What are the Dangers of Silica Dust?

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  • Written By: M.R. Anglin
  • Edited By: Kristen Osborne
  • Last Modified Date: 09 October 2019
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Silica dust is a potentially dangerous substance that some workers may be exposed to on a regular basis. The dust can be released through virtually any process that destroys rocks or sends dust into the air. One of the most serious dangers of silica dust is silicosis, a condition that can reduce a person’s capacity to breathe. Exposure to the dust may also result in lung cancer, stomach cancer, and renal disease. It can also lead to other lung diseases, such as tuberculosis and emphysema.

Silica is commonly and abundantly found in much of the earth’s rock and can become airborne when that rock is destroyed. If there is a destruction or pulverization of rock, such as grinding or cutting, that results in dust, the danger of silica inhalation may be present. Many workers may be subject to silica exposure. One of the most well known industries at risk for silica inhalation is sandblasting. Another at risk industry is ceramic or glassmaking.


Exposure to silica dust can result in symptoms such as coughing and difficulty breathing. Silica exposure may also raise a person’s risk for various lung diseases. Tuberculosis, fibrosis, and lung cancer may all develop after a person has been exposed to airborne silica. In addition, renal disease, or kidney disease, stomach cancer, and kidney inflammation may develop. It is important, therefore, for a person to limit his exposure to airborne silica as much as possible especially if he works in an industry where he may be exposed to it.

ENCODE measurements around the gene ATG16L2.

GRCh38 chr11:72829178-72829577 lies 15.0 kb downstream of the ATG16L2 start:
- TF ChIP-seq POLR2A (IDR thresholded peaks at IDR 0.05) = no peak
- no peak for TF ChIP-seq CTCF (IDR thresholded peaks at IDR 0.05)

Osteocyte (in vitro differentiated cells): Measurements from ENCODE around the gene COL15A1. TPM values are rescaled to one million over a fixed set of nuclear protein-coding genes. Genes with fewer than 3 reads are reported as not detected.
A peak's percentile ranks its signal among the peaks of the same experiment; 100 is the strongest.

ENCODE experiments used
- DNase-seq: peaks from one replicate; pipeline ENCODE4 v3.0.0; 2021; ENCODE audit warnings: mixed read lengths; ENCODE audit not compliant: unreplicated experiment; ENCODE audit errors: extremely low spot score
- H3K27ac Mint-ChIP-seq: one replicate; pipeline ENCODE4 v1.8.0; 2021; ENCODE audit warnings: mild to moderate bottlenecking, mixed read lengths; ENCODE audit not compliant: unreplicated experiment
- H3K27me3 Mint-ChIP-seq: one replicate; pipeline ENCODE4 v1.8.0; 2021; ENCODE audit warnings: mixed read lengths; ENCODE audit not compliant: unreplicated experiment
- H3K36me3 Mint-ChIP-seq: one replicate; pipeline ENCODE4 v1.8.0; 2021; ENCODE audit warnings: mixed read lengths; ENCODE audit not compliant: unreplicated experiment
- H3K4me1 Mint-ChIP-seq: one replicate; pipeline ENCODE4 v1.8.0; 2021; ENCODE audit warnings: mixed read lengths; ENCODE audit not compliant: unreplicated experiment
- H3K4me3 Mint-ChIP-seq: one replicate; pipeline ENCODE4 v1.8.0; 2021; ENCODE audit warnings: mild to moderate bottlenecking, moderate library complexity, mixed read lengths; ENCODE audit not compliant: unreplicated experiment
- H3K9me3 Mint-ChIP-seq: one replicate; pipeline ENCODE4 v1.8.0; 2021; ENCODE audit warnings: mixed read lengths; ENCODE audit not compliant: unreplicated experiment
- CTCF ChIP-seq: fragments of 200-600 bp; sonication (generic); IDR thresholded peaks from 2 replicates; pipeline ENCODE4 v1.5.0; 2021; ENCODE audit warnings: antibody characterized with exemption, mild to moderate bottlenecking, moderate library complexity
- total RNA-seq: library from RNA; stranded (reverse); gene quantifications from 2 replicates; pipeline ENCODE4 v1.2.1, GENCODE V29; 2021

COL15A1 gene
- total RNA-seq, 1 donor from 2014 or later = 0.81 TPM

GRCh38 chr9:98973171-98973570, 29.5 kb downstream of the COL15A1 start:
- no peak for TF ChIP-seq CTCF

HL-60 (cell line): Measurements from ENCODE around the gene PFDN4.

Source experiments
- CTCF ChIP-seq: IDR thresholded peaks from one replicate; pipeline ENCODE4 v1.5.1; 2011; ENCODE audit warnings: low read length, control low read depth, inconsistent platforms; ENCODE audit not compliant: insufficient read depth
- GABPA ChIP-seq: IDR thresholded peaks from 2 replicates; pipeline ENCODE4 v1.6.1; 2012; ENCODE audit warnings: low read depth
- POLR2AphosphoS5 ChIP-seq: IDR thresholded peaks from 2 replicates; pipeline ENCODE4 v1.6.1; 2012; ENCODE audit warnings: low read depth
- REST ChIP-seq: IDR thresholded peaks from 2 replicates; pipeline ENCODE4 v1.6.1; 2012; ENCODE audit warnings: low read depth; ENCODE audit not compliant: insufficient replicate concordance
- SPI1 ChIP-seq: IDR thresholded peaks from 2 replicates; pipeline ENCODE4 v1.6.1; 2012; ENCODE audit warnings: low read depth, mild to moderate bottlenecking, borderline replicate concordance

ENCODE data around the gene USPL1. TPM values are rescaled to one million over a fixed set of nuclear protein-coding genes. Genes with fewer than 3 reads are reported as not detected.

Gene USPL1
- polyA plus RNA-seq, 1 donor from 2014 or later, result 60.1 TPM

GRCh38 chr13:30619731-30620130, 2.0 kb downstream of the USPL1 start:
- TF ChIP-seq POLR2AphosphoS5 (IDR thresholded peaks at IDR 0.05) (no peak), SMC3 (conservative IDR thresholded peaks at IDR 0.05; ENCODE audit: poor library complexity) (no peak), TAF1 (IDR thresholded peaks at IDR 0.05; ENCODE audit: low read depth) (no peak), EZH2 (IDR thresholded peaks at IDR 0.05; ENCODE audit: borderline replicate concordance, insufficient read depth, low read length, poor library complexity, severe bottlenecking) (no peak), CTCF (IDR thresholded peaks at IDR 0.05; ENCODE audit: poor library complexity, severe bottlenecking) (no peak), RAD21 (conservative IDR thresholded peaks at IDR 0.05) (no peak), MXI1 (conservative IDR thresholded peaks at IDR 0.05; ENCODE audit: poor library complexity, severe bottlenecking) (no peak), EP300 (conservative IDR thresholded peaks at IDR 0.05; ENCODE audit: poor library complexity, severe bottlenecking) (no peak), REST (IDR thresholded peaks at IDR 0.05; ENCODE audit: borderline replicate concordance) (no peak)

The inhalation of silica dust can lead to a serious disease known as silicosis. Silicosis occurs when airborne silica is inhaled and gets into the lungs. The dust particles irritate the lung and cause inflammation. Eventually, the body’s immune system will cover the area in scar tissue. Scar tissue can disrupt the lungs' ability to intake oxygen, and so may interrupt a person’s ability to breathe.

Silicosis may show up in three different forms. If silica dust is inhaled in high doses over a short period of time — a few weeks to five years — acute silicosis may develop. Accelerated silicosis may take from five to 10 years to develop. Most cases of silicosis are chronic silicosis. This form of the disease often results when a person inhales silica over a period of 10 to 40 years.

There are some safety precautions a person can take to limit his exposure to silica dust. For instance, a filtration breathing system may be used. Another system uses water to keep the dust from becoming airborne in the first place. A person can also wear special clothes or use an appropriate ventilation system to keep the dust from being inhaled. A place of business may also educate its workers on silica dust danger and how best to avoid it.


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